One of the fascinating aspects about working in the NMI Office is that one has opportunities to “see” how missions is “done” globally. Alabaster often provides many opportunities for creativity. Purchasing Alabaster boxes is not cost-effective to most places outside the USA/Canada Region; however, NMI leaders around the world understand the value of having something for collecting Alabaster funds.
Check out a few photos of Alabaster Offering containers that people from all over the world have sent to us.
Mexico—A creative person found heart-shaped plastic boxes, cut a hole in the top, and made a label to wrap around it that announces it is for the Alabaster Offering and also has a border explaining what the money is used for. They distributed the boxes to their congregation. (Tabita Gonzalez, Stewardship Ministries)
India—The painted one is made out of clay, sold inexpensively by street vendors. I understand sometimes the youth paint and decorate them as they choose. On Alabaster Offering day, the jars are broken in the service for the coins to be given (the only opening is the slit in the top, so they have to be broken to get to the valuables inside—kind of sounds like a sermon illustration). (Heidi Bowes, Eurasia regional NMI coordinator)
Eurasia Region—The second brown jar is also made out of clay with the same concept as the item mentioned above, just a different shape. (Heidi Bowes)
India—The church used decorated cans as collection containers and stacked them in the shape of a church as people gave their offering, providing a visual image for people to understand the purpose of the offering. (Shradha Saraf, pastor)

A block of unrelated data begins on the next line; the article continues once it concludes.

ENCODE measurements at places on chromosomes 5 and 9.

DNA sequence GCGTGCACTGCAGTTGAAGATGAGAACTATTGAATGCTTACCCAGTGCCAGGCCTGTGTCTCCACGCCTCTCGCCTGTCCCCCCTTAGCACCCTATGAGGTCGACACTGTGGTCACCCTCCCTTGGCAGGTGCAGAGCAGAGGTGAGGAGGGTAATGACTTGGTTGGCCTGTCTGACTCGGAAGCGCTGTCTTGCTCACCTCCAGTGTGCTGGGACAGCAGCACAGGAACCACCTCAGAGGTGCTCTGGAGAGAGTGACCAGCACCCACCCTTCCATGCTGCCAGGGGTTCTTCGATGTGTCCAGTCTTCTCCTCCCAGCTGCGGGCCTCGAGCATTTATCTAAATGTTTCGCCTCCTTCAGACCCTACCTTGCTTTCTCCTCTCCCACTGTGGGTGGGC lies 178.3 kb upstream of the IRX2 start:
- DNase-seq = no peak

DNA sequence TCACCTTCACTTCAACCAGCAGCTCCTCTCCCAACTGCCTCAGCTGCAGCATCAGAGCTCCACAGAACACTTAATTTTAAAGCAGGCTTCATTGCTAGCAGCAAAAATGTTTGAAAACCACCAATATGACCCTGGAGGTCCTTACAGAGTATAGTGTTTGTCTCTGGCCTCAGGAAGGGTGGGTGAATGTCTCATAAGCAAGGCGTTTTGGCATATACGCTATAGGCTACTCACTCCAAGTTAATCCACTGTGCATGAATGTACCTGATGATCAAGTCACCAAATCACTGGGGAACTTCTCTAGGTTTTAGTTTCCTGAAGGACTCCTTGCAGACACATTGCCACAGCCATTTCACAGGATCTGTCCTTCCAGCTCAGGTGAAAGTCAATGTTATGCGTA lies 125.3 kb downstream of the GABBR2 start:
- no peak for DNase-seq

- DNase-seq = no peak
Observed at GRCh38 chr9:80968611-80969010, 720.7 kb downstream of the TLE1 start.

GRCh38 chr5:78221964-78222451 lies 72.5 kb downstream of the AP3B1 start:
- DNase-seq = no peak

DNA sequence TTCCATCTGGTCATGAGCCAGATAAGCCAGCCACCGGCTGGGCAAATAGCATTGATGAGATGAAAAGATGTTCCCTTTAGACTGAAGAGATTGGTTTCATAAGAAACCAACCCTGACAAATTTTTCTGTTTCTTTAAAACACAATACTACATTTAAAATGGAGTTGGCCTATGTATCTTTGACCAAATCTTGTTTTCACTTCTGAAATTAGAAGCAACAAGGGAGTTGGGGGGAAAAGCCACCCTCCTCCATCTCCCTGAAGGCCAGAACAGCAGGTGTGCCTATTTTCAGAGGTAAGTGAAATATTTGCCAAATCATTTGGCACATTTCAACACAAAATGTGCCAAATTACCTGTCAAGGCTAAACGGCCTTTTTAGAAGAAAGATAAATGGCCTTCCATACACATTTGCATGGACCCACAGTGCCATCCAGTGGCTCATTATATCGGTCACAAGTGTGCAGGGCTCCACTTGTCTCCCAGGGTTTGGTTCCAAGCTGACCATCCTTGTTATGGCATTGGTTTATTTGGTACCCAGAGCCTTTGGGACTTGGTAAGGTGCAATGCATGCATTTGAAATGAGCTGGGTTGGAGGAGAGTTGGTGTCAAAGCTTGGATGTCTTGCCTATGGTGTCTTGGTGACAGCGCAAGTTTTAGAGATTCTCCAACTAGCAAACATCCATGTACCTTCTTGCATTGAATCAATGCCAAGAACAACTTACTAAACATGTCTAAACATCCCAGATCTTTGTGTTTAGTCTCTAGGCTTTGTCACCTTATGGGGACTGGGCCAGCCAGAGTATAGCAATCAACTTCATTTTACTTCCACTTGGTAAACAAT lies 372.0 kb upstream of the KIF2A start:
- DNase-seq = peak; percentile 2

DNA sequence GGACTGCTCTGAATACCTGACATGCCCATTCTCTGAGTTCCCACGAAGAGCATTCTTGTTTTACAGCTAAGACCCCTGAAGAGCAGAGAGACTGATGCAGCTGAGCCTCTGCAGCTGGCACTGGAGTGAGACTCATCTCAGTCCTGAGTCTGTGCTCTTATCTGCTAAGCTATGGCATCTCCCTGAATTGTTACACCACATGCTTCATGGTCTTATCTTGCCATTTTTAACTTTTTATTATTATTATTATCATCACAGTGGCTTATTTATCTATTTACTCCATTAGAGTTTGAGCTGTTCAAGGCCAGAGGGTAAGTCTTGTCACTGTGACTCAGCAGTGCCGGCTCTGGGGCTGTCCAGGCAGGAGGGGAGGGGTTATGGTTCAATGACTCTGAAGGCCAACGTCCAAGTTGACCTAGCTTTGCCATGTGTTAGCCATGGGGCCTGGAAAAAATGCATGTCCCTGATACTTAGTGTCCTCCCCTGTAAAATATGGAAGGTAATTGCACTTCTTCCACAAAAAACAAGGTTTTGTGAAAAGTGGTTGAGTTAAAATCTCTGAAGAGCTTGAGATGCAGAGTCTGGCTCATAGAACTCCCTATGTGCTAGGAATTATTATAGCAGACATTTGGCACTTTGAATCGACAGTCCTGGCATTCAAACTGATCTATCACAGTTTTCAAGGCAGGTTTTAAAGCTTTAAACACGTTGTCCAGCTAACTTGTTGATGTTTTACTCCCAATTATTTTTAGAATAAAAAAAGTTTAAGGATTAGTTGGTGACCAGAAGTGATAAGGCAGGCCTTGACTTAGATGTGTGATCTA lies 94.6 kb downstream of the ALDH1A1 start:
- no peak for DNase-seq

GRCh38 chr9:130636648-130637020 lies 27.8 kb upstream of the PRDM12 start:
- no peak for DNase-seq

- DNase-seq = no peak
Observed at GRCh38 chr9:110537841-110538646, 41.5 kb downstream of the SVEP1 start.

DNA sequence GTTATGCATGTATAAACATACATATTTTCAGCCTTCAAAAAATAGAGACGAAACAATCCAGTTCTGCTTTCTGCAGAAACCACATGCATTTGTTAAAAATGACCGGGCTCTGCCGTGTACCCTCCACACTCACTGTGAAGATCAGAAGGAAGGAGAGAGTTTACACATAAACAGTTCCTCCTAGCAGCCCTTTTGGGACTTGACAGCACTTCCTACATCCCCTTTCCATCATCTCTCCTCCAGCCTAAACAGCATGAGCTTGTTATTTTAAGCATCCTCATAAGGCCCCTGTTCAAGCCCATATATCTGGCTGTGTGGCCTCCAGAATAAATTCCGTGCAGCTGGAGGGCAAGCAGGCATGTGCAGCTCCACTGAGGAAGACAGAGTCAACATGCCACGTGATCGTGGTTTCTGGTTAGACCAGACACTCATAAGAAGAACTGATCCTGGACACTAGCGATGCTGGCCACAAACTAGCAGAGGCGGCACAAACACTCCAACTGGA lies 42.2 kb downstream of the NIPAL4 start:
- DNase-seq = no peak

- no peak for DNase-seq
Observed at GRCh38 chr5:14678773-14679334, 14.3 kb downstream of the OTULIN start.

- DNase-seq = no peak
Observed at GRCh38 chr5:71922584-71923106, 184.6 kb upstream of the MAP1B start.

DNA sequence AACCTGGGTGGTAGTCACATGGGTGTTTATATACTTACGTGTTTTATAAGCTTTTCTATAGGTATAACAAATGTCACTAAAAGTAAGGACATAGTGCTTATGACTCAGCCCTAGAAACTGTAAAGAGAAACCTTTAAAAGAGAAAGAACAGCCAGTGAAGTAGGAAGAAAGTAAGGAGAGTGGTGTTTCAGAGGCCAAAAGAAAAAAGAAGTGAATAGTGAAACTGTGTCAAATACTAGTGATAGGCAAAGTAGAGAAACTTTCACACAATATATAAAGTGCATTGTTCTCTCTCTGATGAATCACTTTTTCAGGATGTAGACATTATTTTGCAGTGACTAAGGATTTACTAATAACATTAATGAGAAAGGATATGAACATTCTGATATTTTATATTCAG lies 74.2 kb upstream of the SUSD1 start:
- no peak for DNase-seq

Mexico—The Landivar Church of the Nazarene promotes Alabaster to children using recycled materials. Children make a pig, using three-liter plastic beverage bottles for the body, legs, and pig’s tail. The bottle cap forms the nose with nostrils colored with permanent marker. Colored magazine clippings were used for the eyes and ears. The same materials (colored bottles) were used to make the butterfly. Every child makes his or her own pig or butterfly at the beginning of September and is instructed to collect money for Alabaster. The offering will be received on the last Sunday of the month. (Ana Maria Crocker de Diaz, Mesoamerica regional NMI coordinator)
Eurasia Region by Way of U.S.A.—It was given to me from someone on the region, and I was told it was a good Alabaster box. However, I can’t remember who gave it to me, and I was a little uncertain at the time if the giver actually used these for this purpose (on the bottom it says “made in the U.S.A.”). It seemed like a good idea to me though. (Heidi Bowes)
U.S.A.—J. Bret Metcalfe, pastor of the Ebensburg (Pennsylvania) Lakeside Church of the Nazarene, commented, “A daughter-in-law of one of the church folk’s works with pottery….They suggested having clay jars made so that when the time for the Alabaster Offering came, the people could break the pots; and just as Mary broke her offering to Jesus, they could break their offering to Him. Alabaster Sunday morning was very exciting when the kids were invited to come forward and take turns breaking the Alabaster jars into an offering box. There was quite a mess to sort through with coins and pottery, but the imagery was unmistakable.” (Sandy Sisler, pastor and Eastern U.S.A. regional representative to the Global NMI Council)
Eurasia Region…Possibly Russia—(Connie Norris, missionary)